Pinball_FX_Xbox_One_backwards_compatible

When Zen Studios announced that all your tables on the Xbox 360 were going to languish in last-gen obscurity and you’d have to rebuy them for your Xbox One, it was like that moment when you see the ball teetering into the far lane leading to the drain. Play the sad trombone effect. And if you’re like me, you converted all your Zen Pinball habits to the Sony ecosystem while flipping Microsoft the bird. Maybe you even sulked about it online.

And guess what happened:

Microsoft and Zen Studios have taken your feedback to heart, and seeing that many of you were very upset with the news that table transfers between Xbox 360 and Xbox One would not be happening, we have some good news for you! We will be able to implement table transfers on Xbox One starting from Pinball FX2′s launch. Any available table on Xbox One that was previously purchased for Xbox 360 can be imported to the new version free of charge.

Well, there is one small price to pay. The launch of Pinball FX2 on the Xbox One will be delayed until next month.

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, | Movie podcasts
HERCULES

Dwayne Johnson attempts the Herculean task of starring in a Brett Ratner movie. At the 53-minute mark, we put ourselves behind the 8-ball and come up with our favorite pool table scenes in movies.

Next week: Guardians of the Galaxy

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, | Movie reviews
Lucy_review

Luc Besson loves stories about powerful women. A Luc Besson heroine starts deceptively vulnerable and becomes almost transcendently powerful. Le Femme Leeloo. Lucy is in that same tradition, with all the hallmarks of a Luc Besson movie on display. Flashy, fast, sexy, very international. But unlike Besson’s other movies, there’s a kind of maturity to Lucy. This is a Luc Besson movie made by someone who’s been contemplating his own mortality and has decided that fight choreography will only get you so far. This is a Luc Besson movie that wants to consider the questions you’d expect from Terence Malick and Stanley Kubrick. And, believe it or not, this is a Luc Besson movie that does exactly that in the context of his usual flashy, fast, sexy, very international action. Like Joe Wright’s Hanna, Lucy is a thriller that isn’t content just to thrill. It has something to say.

What it says is profoundly humanistic, down to a cellular level. When Morgan Freeman, once again playing the sum of all Freemans, is offered the power of all-seeing knowledge, he says to Lucy exactly what he said to Bruce Wayne when Bruce Wayne made the same offer. “Look,” Freeman says, his wise eyes twinkling with concern and benevolence, in that order, “humanity can’t handle knowledge and it will just lead to chaos.” Bruce Wayne agreed, so he told Morgan Freeman to just delete everything. But Lucy, who can see further, deeper, and wider than Bruce Wayne or Morgan Freeman, says what anyone with youth and a liberal arts education will also tell you. “No. Ignorance breed chaos. Not knowledge.” Neil Degrasse Tyson would be proud. I know I was, even if I’m more of a Bruce Wayne myself. But this is Luc Besson’s story. This is what he wants to say. This is where he’s ended up after contemplating his own mortality.

As an action movie, Lucy is a glorious videogame in god mode. Fans of Watch Dogs and Saints Row IV will thrill to Besson’s batshit crazy set pieces as he raises the stakes higher and higher, breaking rules and even subverting his own tropes. Besson loves nothing quite so much as squeezing a ton of heavily armed thugs through a narrow corridor, basically spraying them at the protagonist as if from a firehose. He can’t resist doing the same thing in Lucy, but then breaking his own rules. Lucy is a superhero movie without the burden of a license. The IP here is humanity, evolution, the rational miracle of life, all billion years of it. It is Ken Russell’s Altered States meets Joss Whedon’s Avengers.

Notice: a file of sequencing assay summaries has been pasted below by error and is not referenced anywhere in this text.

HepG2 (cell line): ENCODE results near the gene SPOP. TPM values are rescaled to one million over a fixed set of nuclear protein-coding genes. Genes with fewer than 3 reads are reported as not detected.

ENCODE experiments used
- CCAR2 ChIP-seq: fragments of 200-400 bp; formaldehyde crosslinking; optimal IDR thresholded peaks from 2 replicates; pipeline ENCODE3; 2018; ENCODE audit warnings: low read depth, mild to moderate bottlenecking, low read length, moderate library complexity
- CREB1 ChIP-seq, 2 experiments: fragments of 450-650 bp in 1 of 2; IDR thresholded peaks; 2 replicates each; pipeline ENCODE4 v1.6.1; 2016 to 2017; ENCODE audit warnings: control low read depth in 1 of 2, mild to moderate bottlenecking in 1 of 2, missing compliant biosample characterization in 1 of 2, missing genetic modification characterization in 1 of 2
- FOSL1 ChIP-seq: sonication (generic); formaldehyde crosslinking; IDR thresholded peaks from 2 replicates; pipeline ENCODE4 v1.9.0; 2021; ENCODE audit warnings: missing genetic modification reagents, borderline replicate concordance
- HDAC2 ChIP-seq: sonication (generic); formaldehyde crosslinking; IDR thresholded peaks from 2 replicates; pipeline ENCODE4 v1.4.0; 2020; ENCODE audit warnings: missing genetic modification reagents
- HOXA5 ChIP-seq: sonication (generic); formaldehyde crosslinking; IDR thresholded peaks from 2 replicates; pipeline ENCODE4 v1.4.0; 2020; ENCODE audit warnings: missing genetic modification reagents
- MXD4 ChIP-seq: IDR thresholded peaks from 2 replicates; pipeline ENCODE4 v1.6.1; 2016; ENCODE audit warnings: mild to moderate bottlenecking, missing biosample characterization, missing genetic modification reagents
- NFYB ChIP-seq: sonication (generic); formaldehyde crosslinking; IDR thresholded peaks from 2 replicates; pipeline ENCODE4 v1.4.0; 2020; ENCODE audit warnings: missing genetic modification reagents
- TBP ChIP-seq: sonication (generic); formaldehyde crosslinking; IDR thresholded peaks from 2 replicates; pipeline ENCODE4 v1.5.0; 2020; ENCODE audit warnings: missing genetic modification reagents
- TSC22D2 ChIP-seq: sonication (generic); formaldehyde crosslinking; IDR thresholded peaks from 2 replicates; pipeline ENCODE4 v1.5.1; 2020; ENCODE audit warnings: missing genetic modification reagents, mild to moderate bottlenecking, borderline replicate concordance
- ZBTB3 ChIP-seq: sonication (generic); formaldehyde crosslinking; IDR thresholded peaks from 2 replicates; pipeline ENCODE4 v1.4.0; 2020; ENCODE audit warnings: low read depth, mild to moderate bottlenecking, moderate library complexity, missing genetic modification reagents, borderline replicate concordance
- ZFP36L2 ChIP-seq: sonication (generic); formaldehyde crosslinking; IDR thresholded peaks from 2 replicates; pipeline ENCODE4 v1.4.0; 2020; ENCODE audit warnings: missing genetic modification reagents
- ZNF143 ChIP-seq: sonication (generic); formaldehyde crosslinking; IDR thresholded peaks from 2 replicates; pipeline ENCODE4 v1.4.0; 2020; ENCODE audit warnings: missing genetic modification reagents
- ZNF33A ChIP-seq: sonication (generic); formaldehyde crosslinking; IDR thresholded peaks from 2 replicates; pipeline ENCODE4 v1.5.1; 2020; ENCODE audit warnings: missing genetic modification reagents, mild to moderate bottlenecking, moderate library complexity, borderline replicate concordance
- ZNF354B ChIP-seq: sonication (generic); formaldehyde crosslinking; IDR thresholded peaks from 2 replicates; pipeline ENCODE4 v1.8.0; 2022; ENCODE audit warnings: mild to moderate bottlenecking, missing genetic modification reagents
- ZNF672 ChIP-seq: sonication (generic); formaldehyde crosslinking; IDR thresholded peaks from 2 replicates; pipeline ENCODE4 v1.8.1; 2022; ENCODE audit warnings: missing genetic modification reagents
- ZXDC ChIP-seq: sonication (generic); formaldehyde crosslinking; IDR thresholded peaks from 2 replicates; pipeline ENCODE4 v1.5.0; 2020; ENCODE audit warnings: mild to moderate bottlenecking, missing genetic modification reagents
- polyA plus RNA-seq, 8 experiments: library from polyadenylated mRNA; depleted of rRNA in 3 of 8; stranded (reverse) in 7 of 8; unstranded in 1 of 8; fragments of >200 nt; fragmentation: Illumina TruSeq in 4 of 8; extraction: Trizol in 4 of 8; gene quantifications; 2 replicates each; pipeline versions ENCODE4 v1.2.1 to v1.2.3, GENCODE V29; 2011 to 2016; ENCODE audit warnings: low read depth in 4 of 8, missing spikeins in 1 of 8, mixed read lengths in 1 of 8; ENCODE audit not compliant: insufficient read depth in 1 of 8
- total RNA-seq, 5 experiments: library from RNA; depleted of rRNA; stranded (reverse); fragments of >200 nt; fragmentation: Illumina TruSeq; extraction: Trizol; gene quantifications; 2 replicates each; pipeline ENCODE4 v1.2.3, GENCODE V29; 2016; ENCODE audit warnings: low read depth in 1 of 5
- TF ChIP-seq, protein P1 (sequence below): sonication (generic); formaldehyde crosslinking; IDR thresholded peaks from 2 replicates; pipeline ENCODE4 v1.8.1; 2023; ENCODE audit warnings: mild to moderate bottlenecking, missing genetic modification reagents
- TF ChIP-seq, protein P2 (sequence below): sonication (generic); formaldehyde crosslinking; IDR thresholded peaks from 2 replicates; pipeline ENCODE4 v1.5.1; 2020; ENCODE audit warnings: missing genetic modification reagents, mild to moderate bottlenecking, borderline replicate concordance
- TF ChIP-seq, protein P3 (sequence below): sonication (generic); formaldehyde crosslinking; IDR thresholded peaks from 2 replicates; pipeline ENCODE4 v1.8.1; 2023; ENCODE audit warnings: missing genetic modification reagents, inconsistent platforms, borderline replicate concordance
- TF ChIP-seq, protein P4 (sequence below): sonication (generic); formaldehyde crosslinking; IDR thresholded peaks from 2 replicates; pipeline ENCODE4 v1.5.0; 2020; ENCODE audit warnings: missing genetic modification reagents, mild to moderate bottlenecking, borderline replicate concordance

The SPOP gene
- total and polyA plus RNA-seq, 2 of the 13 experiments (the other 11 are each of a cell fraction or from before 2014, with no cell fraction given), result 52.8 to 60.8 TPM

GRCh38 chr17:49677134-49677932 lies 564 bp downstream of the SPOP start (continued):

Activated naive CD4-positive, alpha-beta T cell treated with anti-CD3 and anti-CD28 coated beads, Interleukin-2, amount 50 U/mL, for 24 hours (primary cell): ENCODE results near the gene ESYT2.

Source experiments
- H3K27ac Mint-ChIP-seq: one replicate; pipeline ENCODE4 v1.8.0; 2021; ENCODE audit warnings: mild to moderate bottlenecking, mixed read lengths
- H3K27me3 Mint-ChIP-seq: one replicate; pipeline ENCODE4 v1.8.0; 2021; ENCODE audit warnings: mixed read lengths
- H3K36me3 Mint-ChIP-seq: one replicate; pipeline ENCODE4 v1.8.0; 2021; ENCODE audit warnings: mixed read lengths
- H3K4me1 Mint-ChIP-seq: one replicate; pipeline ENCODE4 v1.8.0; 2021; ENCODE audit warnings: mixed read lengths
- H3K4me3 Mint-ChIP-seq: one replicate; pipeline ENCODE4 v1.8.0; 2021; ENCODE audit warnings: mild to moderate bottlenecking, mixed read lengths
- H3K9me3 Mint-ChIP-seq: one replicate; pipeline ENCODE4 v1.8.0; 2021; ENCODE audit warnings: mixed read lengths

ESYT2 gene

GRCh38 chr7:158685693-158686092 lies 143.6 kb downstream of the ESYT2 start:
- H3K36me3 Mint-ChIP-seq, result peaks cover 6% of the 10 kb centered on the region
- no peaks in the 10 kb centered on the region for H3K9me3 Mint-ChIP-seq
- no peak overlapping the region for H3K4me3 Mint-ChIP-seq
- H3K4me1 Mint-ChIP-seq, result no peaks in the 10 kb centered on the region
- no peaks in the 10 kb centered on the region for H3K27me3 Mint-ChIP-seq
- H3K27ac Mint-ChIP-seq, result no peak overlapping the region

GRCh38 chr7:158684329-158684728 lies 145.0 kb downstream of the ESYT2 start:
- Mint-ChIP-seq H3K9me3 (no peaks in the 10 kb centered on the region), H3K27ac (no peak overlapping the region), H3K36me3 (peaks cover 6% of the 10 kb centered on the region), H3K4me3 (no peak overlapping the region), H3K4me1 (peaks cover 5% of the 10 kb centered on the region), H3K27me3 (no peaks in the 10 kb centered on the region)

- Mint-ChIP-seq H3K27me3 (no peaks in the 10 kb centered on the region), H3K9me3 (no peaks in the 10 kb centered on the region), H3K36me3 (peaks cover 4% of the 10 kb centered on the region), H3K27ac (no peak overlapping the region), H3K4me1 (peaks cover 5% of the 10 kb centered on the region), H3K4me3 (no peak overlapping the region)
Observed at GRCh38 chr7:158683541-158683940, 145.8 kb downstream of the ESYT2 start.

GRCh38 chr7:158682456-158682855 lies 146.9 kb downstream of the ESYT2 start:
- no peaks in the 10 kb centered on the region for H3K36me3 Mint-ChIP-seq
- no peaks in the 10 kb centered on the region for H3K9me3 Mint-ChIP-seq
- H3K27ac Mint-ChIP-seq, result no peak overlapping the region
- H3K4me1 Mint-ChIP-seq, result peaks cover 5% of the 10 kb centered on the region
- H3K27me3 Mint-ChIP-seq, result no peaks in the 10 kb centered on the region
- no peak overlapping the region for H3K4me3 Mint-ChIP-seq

Like Under the Skin and Her, two other mind-blowing movies anchored by arresting Scarlett Johansson performances, Lucy is smart and sexy science fiction about what it means to be human. Lucy begins in progress and utterly mundane, with Johansson as an overseas student having an argument with her boyfriend. Who are they? Where are they? What are they doing? Why are they doing it? Why is the scene playfully intercut with that footage? What’s in the briefcase? What does Morgan Freeman’s character and carefully staged lecture have to do with any of this? It’s a puzzle that comes together neatly, and the final reveal — Lucy has the confidence to provide an Answer — makes this the most sophisticated and satisfying movie Besson has made. Does every filmmaker want to be Stanley Kubrick? If only every filmmaker was this capable of channeling Kubrick while still retaining his own identity.

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, | Game reviews
mud_everywhere

Most driving games are about speed. The idea is that if you’re not going fast, you’re not having fun. Fair enough. That’s a pretty safe approach. So speed is the basic currency in a driving game.

But what Spintires presupposes is, what if it’s not? The foundation for Spintires, literally and figuratively, is mud. The developers at Oovee have built an offroad diving game around the physics of sucking squelching goddamnable tire-drinking mud. At first, I thought the name Spintires was dumb. I kept wanting to write it “Sprintires”, but that makes even less sense in the context of this game. In this game, I wouldn’t know what to do with myself on a patch of paved road. Spintires is about roads that sometimes aren’t even roads. Oh, wait, I’ve been driving along some sort of wash or gully and someplace where there aren’t any trees for whatever reason. Let’s see, on the map, it looks like this leads to, uh, someplace I haven’t explored, so I have no idea. Let’s see what’s up there.

After the jump, where we’re going, we don’t need roads. Continue reading →